Q&A with Nigel Poole on Storm Preparations

Published 9:51 pm Monday, August 28, 2023

Joshua Windus: First off, what are some basic precautions our readers can take against severe storms?

Nigel Poole: First, everyone should have a way to receive alerts, whether through radio or enrolling in the county’s free CodeRED service.

Second is having a plan in place. Where will you shelter in your home if the weather gets severe? What will you do if you are out and about in the road and are caught in a storm?

Third, build a kit. A kit doesn’t have to be big. Some extra clothes, toiletries, canned food, a manual can opener etc…having a supply of water to last you and your family for three days plus.

In summary, build a kit, make a plan, and be prepared. More information can be found at www.ready.gov.

Joshua Windus: If tropical storm Idalia turns into a hurricane, is it likely that Sumter County would be affected?

Nigel Poole: The tract that Idalia takes will determine the severity. We will certainly get some wind and rain. We are continuing to monitor the storm and share information as it comes out.

Joshua Windus: When would we likely see the effects of the storm?

Nigel Poole: As of today Monday Aug 28th, we are anticipating seeing the storm head into our area between Tuesday and Wednesday. We are likely to see the wind pick up as early as today. We receive information twice a day before landfall and will update as the information is disseminated to us.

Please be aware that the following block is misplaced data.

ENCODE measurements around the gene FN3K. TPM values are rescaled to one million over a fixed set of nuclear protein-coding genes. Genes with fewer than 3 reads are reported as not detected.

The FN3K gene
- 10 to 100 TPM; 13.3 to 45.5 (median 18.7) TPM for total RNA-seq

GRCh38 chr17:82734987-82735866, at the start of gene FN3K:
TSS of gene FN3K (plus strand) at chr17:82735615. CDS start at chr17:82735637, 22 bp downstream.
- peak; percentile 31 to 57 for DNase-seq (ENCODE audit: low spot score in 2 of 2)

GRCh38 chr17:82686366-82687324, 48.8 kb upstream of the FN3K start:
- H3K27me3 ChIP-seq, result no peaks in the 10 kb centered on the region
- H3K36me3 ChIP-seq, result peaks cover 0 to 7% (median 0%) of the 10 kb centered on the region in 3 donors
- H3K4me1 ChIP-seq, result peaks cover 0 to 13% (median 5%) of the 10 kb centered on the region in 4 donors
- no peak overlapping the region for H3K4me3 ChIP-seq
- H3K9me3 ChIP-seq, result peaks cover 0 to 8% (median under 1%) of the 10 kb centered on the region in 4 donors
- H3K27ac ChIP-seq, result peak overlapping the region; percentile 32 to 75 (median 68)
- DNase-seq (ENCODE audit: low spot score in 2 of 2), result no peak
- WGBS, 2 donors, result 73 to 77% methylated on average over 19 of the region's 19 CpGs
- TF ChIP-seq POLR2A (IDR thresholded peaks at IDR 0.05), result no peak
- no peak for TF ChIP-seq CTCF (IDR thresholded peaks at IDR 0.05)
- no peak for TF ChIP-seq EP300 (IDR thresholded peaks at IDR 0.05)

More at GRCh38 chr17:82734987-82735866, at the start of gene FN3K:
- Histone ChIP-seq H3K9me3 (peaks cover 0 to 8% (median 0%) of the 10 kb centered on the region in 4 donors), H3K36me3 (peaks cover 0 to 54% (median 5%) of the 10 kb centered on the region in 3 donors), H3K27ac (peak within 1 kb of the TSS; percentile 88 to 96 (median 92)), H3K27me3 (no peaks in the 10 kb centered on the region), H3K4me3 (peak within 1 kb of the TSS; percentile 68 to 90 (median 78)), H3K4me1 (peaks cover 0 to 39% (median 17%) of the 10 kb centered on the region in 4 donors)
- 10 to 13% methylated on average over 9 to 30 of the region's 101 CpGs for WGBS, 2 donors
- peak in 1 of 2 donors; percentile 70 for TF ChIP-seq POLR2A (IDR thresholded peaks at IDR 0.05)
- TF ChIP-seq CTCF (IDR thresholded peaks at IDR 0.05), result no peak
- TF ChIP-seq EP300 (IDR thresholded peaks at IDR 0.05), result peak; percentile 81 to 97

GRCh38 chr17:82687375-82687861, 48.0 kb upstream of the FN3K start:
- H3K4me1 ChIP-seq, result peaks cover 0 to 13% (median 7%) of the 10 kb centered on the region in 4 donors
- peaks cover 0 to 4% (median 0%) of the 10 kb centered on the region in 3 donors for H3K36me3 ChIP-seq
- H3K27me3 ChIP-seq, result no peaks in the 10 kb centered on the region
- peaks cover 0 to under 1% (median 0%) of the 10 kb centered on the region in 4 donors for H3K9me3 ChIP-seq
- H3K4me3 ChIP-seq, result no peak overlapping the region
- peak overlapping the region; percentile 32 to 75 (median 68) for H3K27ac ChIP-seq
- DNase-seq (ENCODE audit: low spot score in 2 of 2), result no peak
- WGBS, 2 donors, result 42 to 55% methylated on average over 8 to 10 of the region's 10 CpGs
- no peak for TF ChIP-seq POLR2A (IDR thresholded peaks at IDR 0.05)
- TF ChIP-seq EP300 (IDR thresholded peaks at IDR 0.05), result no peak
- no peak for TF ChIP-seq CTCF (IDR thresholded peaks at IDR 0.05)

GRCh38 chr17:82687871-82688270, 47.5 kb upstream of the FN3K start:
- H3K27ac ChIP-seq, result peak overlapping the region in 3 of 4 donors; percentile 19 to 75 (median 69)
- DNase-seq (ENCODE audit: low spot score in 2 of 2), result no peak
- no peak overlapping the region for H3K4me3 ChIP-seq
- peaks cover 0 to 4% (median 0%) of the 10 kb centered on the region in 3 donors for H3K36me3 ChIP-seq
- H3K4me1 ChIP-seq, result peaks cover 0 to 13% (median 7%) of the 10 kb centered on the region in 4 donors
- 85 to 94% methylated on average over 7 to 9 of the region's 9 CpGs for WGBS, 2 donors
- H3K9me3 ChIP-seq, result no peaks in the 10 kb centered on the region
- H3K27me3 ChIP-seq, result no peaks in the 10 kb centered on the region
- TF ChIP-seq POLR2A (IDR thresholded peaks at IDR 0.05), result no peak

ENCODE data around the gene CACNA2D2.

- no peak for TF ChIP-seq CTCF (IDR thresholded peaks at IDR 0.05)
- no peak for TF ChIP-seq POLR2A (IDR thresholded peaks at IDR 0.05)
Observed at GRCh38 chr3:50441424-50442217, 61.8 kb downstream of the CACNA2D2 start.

Joshua Windus: What are some preparations the county is making for the storm?

Nigel Poole: Right now, the county is in the monitoring phase. We are watching the path and listening to the information given to us.

Joshua Windus: Should people avoid driving during the storm?

Nigel Poole: With Hurricanes or tropical storms you have advance notice. It is highly encouraged that you stay off the road during severe storms.

Joshua Windus: How do you normally alert people to storms of this nature? During the storm, or in advance?

Nigel Poole: The number one way we alert the public in the event of any kind of disaster is through our CodeRED program. To sign up for CodeRED text “AlertSumter” to 99411. Or you can visit the Sumter County webpage www.sumtercountyga.us and click on the CodeRED tab. This gives citizens the ability to receive emergency information on their cell phone, their house phone, or through texts and emails. Smart phones are not required. We also disseminate information through our Facebook page www.facebook.com/EMASumterCounty.

Joshua Windus: What are some of the safest places to be in a storm like this? What if someone is caught outside away from shelter?

Nigel Poole: We encourage you to stay at home and stay in a safe place. On the lowest floor of your home in an interior room with no windows or as few windows as possible. We have two emergency shelters. One is located behind the State Patrol Office on Hwy 19. The address is 137 William Bowen Pointe. The second emergency safe room is located behind the Sumter County Health Department at 1601 N. MLK Jr. Blvd.

Joshua Windus: Do you have any specific examples from past storms of how the county or citizens coped with storms?

Nigel Poole: During many severe storms the public has done such a wonderful job of supporting the first responders and those that come to help. Churches have opened their doors and the citizens of Sumter County have taken care of each other.

Joshua Windus: Any other comments on storm preparedness or the approaching storm, or anything else related to public safety?

Nigel Poole: Sumter County has a dedicated group of volunteers that are organized in our Citizens Corps program. Sumter County Citizens Corps information can be found on Facebook in a group called Sumter County GA Citizens Corps. We know that Sumter County citizens want to help, and this is a way to receive training and learn more about preparedness.